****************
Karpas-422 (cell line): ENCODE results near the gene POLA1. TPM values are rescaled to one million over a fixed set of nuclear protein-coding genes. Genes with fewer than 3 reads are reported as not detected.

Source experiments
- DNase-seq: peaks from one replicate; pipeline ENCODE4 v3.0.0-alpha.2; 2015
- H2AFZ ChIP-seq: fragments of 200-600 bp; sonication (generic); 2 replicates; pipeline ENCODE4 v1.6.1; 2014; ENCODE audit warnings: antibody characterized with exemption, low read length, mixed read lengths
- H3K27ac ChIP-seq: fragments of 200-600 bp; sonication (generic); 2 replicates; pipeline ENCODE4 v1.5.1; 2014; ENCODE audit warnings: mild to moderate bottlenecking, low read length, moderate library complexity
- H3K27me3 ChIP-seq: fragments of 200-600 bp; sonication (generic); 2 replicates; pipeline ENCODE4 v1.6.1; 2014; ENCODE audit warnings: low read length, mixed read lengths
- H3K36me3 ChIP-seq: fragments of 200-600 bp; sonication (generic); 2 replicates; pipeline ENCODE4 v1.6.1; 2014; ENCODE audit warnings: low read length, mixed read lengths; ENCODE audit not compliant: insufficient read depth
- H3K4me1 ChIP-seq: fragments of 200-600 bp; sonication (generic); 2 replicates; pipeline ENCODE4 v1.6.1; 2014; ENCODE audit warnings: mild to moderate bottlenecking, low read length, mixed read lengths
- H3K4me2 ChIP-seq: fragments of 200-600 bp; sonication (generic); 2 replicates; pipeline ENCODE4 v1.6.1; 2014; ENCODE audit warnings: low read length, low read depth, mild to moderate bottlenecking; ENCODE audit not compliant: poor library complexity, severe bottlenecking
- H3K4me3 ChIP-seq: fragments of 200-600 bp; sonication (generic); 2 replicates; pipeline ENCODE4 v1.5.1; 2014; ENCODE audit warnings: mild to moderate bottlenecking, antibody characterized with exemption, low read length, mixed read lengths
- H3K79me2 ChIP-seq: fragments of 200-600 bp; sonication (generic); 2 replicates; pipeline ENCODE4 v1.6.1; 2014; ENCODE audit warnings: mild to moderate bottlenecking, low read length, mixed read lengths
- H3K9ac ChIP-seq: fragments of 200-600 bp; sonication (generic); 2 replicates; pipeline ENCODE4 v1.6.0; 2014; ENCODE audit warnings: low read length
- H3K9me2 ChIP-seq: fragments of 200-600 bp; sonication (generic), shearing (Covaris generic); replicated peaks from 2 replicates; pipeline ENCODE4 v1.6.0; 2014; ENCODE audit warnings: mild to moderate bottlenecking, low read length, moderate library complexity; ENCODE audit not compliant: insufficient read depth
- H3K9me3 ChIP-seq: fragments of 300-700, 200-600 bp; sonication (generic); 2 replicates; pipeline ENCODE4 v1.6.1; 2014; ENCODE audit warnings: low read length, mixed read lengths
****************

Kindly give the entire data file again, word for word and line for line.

Karpas-422 (cell line): ENCODE results near the gene POLA1. TPM values are rescaled to one million over a fixed set of nuclear protein-coding genes. Genes with fewer than 3 reads are reported as not detected.

Source experiments
- DNase-seq: peaks from one replicate; pipeline ENCODE4 v3.0.0-alpha.2; 2015
- H2AFZ ChIP-seq: fragments of 200-600 bp; sonication (generic); 2 replicates; pipeline ENCODE4 v1.6.1; 2014; ENCODE audit warnings: antibody characterized with exemption, low read length, mixed read lengths
- H3K27ac ChIP-seq: fragments of 200-600 bp; sonication (generic); 2 replicates; pipeline ENCODE4 v1.5.1; 2014; ENCODE audit warnings: mild to moderate bottlenecking, low read length, moderate library complexity
- H3K27me3 ChIP-seq: fragments of 200-600 bp; sonication (generic); 2 replicates; pipeline ENCODE4 v1.6.1; 2014; ENCODE audit warnings: low read length, mixed read lengths
- H3K36me3 ChIP-seq: fragments of 200-600 bp; sonication (generic); 2 replicates; pipeline ENCODE4 v1.6.1; 2014; ENCODE audit warnings: low read length, mixed read lengths; ENCODE audit not compliant: insufficient read depth
- H3K4me1 ChIP-seq: fragments of 200-600 bp; sonication (generic); 2 replicates; pipeline ENCODE4 v1.6.1; 2014; ENCODE audit warnings: mild to moderate bottlenecking, low read length, mixed read lengths
- H3K4me2 ChIP-seq: fragments of 200-600 bp; sonication (generic); 2 replicates; pipeline ENCODE4 v1.6.1; 2014; ENCODE audit warnings: low read length, low read depth, mild to moderate bottlenecking; ENCODE audit not compliant: poor library complexity, severe bottlenecking
- H3K4me3 ChIP-seq: fragments of 200-600 bp; sonication (generic); 2 replicates; pipeline ENCODE4 v1.5.1; 2014; ENCODE audit warnings: mild to moderate bottlenecking, antibody characterized with exemption, low read length, mixed read lengths
- H3K79me2 ChIP-seq: fragments of 200-600 bp; sonication (generic); 2 replicates; pipeline ENCODE4 v1.6.1; 2014; ENCODE audit warnings: mild to moderate bottlenecking, low read length, mixed read lengths
- H3K9ac ChIP-seq: fragments of 200-600 bp; sonication (generic); 2 replicates; pipeline ENCODE4 v1.6.0; 2014; ENCODE audit warnings: low read length
- H3K9me2 ChIP-seq: fragments of 200-600 bp; sonication (generic), shearing (Covaris generic); replicated peaks from 2 replicates; pipeline ENCODE4 v1.6.0; 2014; ENCODE audit warnings: mild to moderate bottlenecking, low read length, moderate library complexity; ENCODE audit not compliant: insufficient read depth
- H3K9me3 ChIP-seq: fragments of 300-700, 200-600 bp; sonication (generic); 2 replicates; pipeline ENCODE4 v1.6.1; 2014; ENCODE audit warnings: low read length, mixed read lengths